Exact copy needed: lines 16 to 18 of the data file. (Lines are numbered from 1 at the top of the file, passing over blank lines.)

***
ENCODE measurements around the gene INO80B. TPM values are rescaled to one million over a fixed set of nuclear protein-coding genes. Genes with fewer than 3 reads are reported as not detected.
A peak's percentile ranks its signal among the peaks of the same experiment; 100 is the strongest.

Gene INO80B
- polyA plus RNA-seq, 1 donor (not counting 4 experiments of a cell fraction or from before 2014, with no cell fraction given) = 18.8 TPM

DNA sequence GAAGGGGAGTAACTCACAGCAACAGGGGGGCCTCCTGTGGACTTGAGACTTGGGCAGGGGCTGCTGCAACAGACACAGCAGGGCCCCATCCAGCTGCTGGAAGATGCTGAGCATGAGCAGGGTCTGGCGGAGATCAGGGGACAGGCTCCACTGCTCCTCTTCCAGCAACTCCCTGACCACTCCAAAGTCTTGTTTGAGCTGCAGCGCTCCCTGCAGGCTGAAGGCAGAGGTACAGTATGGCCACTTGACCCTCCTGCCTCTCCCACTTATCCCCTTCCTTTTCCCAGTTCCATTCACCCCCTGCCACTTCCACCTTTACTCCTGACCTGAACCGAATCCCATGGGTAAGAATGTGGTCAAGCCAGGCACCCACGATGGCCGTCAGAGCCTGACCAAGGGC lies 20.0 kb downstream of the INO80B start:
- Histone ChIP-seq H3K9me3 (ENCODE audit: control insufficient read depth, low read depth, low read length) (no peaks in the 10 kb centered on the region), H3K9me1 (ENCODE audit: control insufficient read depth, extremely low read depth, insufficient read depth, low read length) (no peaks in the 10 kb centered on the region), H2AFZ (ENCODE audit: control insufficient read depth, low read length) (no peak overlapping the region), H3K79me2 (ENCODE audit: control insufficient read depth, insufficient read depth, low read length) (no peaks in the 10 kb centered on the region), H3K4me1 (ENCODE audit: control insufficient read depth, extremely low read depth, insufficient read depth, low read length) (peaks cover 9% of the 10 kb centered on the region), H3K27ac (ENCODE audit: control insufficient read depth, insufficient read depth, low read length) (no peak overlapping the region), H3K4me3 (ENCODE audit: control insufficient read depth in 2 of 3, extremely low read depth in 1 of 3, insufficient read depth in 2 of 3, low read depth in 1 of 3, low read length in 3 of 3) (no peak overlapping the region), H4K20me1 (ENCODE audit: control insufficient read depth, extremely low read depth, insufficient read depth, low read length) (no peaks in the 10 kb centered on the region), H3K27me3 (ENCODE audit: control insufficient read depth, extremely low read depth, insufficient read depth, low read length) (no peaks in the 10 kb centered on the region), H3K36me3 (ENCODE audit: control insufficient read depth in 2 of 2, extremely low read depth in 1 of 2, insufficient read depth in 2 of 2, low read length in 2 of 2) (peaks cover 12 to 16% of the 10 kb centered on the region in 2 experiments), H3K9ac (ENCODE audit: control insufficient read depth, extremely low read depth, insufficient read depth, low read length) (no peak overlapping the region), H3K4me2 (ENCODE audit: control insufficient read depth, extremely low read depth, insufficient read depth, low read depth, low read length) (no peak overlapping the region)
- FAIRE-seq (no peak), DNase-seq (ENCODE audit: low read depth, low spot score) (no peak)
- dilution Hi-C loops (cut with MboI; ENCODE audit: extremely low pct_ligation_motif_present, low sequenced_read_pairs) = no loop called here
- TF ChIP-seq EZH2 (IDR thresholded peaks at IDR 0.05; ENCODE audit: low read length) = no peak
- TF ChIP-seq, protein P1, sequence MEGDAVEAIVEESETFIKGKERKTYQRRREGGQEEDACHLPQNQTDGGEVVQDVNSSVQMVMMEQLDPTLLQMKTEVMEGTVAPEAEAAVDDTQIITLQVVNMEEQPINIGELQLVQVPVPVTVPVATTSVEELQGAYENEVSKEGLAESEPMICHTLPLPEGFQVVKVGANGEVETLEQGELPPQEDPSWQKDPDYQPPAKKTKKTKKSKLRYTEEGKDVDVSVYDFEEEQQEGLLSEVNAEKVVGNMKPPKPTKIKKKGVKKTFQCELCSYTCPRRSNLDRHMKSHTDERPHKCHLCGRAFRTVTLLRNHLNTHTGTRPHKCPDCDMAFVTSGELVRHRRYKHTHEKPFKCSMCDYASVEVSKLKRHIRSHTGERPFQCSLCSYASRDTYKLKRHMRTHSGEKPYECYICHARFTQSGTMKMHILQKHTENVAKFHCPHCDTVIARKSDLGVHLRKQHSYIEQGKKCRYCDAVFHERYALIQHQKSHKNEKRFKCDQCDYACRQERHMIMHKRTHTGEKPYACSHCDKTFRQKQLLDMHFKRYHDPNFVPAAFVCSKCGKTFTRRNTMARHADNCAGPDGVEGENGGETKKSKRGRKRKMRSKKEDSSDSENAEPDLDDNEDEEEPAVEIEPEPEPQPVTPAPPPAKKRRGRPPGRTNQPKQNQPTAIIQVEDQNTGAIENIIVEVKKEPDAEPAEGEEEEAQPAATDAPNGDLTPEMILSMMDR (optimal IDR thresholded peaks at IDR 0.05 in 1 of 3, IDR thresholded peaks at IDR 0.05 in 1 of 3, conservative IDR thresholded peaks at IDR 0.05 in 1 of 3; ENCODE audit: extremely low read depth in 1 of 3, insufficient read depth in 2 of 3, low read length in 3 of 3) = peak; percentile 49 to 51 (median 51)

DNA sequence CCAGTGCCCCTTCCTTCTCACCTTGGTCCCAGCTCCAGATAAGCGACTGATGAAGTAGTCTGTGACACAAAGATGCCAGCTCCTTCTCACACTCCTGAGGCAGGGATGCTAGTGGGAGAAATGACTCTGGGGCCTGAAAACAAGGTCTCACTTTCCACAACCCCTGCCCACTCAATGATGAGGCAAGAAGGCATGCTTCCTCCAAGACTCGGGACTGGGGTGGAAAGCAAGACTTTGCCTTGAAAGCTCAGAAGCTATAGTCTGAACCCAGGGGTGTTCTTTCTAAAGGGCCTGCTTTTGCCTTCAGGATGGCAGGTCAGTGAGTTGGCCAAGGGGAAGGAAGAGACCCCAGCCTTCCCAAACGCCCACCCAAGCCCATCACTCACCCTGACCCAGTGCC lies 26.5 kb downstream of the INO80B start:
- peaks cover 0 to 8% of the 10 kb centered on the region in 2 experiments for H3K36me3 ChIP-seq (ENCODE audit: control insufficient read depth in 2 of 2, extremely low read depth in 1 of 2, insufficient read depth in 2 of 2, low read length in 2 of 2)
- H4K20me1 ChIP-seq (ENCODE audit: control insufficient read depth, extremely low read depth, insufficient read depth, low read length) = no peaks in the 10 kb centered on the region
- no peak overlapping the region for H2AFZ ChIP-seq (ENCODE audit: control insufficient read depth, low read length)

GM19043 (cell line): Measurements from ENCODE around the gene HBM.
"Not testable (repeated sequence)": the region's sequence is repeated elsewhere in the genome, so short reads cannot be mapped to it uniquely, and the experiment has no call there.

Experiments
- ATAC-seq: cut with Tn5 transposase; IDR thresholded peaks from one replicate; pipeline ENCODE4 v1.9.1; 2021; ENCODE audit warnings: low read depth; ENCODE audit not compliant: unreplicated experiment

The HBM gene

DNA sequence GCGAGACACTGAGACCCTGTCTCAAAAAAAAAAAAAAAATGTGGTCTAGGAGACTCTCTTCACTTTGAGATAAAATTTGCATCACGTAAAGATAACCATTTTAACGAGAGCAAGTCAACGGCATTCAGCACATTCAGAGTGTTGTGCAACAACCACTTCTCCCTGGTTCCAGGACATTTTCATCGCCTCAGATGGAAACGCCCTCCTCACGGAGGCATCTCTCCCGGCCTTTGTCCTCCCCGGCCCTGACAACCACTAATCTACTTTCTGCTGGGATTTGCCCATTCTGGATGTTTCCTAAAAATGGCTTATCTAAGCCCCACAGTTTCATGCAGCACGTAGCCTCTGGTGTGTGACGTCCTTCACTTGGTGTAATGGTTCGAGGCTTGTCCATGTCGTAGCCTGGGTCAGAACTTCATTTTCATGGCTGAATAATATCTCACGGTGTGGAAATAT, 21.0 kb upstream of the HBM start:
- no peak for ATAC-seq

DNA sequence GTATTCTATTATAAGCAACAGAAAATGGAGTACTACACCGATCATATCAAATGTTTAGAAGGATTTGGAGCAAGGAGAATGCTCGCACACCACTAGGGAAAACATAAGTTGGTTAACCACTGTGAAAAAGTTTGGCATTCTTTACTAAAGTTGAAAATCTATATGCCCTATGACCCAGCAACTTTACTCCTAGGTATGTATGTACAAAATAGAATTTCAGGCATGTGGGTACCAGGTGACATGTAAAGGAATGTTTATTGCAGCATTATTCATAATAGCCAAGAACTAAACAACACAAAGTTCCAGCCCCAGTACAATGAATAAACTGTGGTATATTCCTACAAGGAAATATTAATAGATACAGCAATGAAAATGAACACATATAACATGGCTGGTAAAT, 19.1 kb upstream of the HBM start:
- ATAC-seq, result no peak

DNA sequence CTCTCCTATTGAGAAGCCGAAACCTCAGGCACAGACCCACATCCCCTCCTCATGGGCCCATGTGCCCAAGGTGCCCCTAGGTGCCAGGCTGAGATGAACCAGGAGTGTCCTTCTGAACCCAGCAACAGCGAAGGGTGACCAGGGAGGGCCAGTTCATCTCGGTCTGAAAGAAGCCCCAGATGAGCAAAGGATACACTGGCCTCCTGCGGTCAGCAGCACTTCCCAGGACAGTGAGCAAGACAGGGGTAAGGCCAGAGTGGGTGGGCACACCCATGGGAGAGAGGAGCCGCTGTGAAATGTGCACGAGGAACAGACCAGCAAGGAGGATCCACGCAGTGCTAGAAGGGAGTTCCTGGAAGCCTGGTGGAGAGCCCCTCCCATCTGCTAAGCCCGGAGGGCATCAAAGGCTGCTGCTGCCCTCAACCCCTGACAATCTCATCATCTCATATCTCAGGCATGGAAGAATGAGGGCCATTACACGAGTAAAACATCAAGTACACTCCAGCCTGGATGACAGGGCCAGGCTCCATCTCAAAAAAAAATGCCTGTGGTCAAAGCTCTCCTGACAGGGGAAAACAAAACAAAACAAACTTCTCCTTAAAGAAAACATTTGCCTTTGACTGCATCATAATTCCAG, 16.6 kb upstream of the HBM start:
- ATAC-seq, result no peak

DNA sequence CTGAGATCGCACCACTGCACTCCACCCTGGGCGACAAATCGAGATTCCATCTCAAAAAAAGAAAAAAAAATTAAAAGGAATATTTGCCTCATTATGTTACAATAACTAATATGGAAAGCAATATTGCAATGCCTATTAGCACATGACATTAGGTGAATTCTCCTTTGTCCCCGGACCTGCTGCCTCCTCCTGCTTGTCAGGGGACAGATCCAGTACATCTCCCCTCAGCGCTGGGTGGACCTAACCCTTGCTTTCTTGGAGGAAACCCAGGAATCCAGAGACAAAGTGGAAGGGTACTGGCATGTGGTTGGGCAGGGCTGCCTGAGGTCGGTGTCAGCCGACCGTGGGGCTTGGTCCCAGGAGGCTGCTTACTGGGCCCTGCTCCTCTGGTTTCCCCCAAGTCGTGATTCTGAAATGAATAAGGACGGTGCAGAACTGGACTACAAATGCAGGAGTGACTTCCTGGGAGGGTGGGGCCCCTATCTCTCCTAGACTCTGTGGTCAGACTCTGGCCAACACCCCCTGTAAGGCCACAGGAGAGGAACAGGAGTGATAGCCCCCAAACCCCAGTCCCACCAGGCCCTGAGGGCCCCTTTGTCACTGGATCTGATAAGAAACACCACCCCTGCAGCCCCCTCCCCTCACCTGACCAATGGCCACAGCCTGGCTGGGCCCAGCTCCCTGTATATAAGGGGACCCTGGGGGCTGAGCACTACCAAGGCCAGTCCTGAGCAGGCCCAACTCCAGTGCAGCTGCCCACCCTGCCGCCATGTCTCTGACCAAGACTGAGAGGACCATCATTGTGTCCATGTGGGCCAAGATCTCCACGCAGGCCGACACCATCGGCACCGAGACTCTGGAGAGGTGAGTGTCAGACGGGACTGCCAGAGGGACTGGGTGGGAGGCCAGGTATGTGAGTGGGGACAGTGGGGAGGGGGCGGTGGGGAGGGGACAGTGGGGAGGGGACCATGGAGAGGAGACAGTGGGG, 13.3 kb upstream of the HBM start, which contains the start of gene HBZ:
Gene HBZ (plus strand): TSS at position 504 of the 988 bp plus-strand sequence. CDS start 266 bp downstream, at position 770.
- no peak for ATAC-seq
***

"Not testable (repeated sequence)": the region's sequence is repeated elsewhere in the genome, so short reads cannot be mapped to it uniquely, and the experiment has no call there.

Experiments
- ATAC-seq: cut with Tn5 transposase; IDR thresholded peaks from one replicate; pipeline ENCODE4 v1.9.1; 2021; ENCODE audit warnings: low read depth; ENCODE audit not compliant: unreplicated experiment